Problems in PTA-land
As I report today, the Maryland PTA has made the Baltimore City Council of PTAs an inactive organization. That means, for as long as the council is not allowed to operate, there will be a little more extra office space at North Avenue. And school board meetings just won't be the same.
The PTA council is one of the organizations allotted a five-minute slot during the public comment portion of each board meeting. In recent months, the president of the council, Eric White, has voiced opposition to a number of system projects. As I said in my story, he called into a local radio show recently to give Dr. Alonso a poor midterm progress report. (On the air, he was identified by host Marc Steiner as "Amos;" White said later that Steiner made a mistake. But he also didn't do anything to correct it.)
What's unclear is whether White is presenting the views of anyone other than himself when he speaks in public. The PTA council's charter requires him to speak for the organization.
One unlikely fight involves BoardDocs, the Web site where school board agendas and exhibits are posted. White is upset that the site was developed without parental input and is demanding a public forum on the issue. But before BoardDocs, it was like pulling teeth for the public to get any school board documents at all (as I know all too well from firsthand experience). Now the system is doing what every other district in the area does, posting the documents online.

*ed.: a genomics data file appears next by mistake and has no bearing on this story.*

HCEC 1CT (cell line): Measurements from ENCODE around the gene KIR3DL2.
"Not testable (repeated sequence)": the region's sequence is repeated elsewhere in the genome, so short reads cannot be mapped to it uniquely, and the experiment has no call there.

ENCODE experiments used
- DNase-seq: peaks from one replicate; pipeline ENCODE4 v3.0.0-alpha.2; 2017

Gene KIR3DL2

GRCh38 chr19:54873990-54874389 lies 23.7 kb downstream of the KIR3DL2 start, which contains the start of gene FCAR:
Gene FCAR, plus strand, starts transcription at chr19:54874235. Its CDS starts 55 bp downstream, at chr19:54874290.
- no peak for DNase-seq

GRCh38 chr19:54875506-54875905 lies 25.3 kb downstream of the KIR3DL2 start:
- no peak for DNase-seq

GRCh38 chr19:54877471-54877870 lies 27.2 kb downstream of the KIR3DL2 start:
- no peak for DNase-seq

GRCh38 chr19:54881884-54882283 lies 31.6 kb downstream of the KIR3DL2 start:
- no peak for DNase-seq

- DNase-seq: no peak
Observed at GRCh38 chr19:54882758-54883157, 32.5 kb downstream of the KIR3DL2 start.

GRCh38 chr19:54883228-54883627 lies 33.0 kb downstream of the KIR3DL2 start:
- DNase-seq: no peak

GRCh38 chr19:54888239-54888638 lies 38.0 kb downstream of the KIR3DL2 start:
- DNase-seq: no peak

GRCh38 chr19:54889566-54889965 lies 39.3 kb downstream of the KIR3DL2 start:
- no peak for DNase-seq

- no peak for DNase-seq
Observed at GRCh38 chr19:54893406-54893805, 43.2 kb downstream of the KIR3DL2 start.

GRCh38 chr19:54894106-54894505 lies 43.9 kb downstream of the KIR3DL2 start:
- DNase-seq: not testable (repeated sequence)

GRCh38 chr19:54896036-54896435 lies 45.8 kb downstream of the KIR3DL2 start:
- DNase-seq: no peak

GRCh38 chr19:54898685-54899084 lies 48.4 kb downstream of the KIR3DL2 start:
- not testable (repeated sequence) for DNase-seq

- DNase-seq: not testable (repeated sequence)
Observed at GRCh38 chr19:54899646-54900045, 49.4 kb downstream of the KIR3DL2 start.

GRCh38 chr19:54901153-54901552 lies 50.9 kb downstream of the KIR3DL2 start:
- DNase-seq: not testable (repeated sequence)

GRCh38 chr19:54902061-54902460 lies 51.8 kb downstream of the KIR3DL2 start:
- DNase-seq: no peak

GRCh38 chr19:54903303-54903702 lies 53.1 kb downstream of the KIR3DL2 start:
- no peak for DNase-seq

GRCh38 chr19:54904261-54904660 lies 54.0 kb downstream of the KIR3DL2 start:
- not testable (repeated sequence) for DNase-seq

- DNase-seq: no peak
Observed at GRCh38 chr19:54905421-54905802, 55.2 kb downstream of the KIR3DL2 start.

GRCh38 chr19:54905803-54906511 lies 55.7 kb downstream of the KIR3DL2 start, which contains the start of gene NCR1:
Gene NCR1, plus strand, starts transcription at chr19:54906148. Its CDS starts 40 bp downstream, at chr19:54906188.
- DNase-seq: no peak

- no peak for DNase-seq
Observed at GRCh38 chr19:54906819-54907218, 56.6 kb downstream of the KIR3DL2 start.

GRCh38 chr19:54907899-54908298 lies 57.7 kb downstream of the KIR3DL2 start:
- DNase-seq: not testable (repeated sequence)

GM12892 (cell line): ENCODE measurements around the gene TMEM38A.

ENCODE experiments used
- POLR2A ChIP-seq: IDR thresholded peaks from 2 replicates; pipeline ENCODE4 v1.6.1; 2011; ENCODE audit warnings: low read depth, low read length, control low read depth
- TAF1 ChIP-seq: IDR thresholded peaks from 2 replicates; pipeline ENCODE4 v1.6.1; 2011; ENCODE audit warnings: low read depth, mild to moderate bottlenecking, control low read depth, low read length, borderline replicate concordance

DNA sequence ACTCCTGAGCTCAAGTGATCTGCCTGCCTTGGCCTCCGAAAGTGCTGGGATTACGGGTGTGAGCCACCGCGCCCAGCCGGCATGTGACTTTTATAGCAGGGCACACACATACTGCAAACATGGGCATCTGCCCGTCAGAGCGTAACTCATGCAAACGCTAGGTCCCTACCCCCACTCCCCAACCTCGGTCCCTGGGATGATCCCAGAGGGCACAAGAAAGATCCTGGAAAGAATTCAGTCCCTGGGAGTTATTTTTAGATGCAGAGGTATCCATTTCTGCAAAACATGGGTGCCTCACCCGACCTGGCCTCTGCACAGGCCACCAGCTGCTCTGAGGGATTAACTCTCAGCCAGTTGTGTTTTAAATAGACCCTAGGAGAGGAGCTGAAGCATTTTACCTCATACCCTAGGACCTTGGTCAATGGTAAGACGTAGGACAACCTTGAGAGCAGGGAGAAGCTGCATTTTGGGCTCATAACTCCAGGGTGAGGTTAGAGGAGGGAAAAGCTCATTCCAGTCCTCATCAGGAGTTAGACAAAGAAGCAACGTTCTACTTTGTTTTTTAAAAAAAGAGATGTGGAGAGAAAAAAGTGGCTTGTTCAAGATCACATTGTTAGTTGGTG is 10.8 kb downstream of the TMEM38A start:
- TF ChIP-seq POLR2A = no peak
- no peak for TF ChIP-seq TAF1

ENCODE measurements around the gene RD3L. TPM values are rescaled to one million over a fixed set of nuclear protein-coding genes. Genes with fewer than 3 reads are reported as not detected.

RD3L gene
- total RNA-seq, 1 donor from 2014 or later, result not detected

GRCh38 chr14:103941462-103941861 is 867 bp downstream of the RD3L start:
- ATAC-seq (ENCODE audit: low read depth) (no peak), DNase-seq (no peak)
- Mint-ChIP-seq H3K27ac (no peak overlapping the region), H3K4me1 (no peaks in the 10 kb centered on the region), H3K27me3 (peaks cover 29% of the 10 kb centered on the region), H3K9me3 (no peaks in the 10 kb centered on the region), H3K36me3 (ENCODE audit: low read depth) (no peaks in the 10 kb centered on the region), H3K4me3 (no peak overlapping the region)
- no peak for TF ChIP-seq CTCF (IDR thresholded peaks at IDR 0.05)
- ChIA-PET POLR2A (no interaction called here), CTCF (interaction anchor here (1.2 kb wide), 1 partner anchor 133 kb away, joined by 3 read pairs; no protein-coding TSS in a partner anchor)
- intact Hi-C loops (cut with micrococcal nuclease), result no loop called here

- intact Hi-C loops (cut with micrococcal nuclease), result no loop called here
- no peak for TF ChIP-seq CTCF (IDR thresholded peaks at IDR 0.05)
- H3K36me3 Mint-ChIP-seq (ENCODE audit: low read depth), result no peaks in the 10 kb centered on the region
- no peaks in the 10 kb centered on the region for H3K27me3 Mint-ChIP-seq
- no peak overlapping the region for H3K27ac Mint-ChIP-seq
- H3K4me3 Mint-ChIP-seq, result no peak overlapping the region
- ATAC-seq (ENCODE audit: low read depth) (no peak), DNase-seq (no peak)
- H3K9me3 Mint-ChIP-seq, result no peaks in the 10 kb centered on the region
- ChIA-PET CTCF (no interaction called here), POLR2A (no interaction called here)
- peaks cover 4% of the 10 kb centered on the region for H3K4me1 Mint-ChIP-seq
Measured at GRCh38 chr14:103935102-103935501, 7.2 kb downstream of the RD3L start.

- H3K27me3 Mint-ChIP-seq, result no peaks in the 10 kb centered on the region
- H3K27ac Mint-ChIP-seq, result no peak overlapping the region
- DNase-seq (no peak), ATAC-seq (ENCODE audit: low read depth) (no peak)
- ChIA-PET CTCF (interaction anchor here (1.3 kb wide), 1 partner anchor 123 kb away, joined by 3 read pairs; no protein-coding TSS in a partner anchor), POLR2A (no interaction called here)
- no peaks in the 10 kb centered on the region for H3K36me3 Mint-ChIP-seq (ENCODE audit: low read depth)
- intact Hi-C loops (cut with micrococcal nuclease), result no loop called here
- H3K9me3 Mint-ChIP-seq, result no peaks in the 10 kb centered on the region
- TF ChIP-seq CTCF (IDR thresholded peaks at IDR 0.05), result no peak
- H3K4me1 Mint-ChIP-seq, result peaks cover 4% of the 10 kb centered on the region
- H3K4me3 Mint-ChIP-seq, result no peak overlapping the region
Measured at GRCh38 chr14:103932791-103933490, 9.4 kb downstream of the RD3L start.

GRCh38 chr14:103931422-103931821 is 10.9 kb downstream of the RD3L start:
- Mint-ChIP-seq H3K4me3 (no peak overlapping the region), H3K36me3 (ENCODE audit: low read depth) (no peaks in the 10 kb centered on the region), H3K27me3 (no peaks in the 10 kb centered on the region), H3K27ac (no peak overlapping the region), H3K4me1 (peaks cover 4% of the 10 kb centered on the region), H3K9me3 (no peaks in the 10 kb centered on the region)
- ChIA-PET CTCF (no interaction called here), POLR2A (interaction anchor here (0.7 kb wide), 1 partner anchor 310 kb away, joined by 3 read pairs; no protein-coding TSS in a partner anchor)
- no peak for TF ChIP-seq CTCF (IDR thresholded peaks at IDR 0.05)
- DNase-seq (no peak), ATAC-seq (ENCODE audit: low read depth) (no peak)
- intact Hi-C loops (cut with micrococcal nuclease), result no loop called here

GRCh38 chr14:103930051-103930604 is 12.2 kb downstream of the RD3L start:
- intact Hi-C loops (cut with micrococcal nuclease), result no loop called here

Last week, White rallied against the system's new parent engagement initiative. Charging that the board was abdicating its own responsibility by contracting with a third party to engage parents, White demanded that board members on a parent and community subcommittee raise their hands. He also insisted that the time it took to get the BoardDocs site projected on a screen in the board room not be deducted from his five minutes for public comment, and he asked that the meeting minutes note that a system employee was “blocking my access” when the screen was changed to say his time was almost up. (He wanted to highlight the procurement item on the agenda.)
As White asked Alonso to respond to his progress report on the radio, he asked the board members to respond to his presentation at the board meeting.
"The bait that you've thrown out there is not gonna be taken," said the board chairman, Brian Morris.
"This is not bait," White replied. "This is information for the public. We don’t put out bait. We put out information."